The Pastoral Ministry of Shaking Hands

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  • Business HandshakeDo you feel like shaking hands?

    I am often asked this question when I finish preaching away from home.

    I always answer affirmatively. Sometimes I add, “If they can sit and listen to me preach for forty-five minutes, the least I can do is stand and shake their hands.”

    On occasion, I cannot hide how shocked I am to be asked the question, even though I have heard it countless times. Of course I am going to shake hands, whether I feel like it or not.

    Preaching is hard work. If a man takes his work seriously, sermon preparation is costly. And the preaching act, though brief in comparison to the time of preparation, is draining.

    Some preachers respond to the aftermath of preaching by retreating to the study to recover. Others preachers think they are celebrities and don’t want to be bothered with the little people. It’s an “Elvis has left the building!” thing.

    But I contend it is a good thing for a pastor to hang around after services to shake hands with church members. It is not just a courteous thing to do. You should consider it further ministry to the people you minister to in the pulpit.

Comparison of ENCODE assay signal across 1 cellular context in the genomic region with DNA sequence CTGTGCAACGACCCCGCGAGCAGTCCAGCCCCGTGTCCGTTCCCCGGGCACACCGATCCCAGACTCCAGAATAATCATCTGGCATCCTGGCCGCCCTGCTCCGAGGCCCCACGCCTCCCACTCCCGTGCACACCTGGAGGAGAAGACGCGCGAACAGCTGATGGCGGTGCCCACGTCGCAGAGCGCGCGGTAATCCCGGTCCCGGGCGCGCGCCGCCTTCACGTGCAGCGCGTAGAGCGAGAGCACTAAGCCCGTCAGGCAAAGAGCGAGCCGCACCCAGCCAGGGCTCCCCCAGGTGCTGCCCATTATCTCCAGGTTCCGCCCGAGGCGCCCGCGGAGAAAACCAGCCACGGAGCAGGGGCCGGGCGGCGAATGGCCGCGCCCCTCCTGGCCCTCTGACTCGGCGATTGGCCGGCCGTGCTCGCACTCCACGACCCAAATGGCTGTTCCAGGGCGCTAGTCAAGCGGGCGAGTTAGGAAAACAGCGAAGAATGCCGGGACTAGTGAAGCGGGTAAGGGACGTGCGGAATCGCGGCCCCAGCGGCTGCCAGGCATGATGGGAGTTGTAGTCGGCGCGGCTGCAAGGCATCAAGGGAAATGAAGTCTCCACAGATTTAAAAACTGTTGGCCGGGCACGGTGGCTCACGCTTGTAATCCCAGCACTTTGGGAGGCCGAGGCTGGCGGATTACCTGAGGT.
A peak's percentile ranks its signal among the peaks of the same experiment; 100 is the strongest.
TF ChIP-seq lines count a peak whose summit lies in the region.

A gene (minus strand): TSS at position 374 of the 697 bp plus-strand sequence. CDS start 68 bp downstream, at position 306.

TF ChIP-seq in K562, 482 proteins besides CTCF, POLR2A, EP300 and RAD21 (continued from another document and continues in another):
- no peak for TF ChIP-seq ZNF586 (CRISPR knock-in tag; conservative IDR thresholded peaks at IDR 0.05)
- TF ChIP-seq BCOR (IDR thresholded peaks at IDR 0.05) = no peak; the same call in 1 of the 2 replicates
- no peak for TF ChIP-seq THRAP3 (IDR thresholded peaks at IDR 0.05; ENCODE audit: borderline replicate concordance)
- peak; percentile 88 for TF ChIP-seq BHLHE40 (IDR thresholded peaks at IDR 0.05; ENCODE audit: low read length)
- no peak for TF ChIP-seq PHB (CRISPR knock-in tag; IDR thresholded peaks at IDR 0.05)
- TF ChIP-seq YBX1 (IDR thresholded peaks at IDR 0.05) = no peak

Praying for a politician running for reelection. Celebrating with a brother whose son finally came to Christ. Receiving a praise report from a member who had surgery. Hearing how the Lord used a particular sermon I preached to change a life. Meeting a little girl who begged her parents to talk to the pastor. Receiving an update on a sick member. Ministering to a new resident of the city who is looking for a church. Thanking a faithful volunteer for his faithful but often unnoticed service.

    These encounters were not part of my office schedule from last week. They were opportunities I had by shaking hands after church this past Sunday.

    Because of the size of the church I serve, sticking around after services is all the more important. It may be the only opportunity some members will get to have personal interaction with me.

    I owe it to my people to give them this opportunity to speak to me after church – be is a simple hug and thanks for the message to a major issue they need me to cover in believing prayer.

    Do I feel like shaking hands after service? Nope. Many Sundays, I am so tired after preaching I doubt if I will have the strength to drive home. But I don’t use that as an excuse to miss the tremendous ministry opportunity I have by simply shaking hands after church.

    Neither should you.


    H.B. Charles Jr.

    Pastor-Teacher at the Shiloh Metropolitan Baptist Church of Jacksonville and Orange Park, Florida.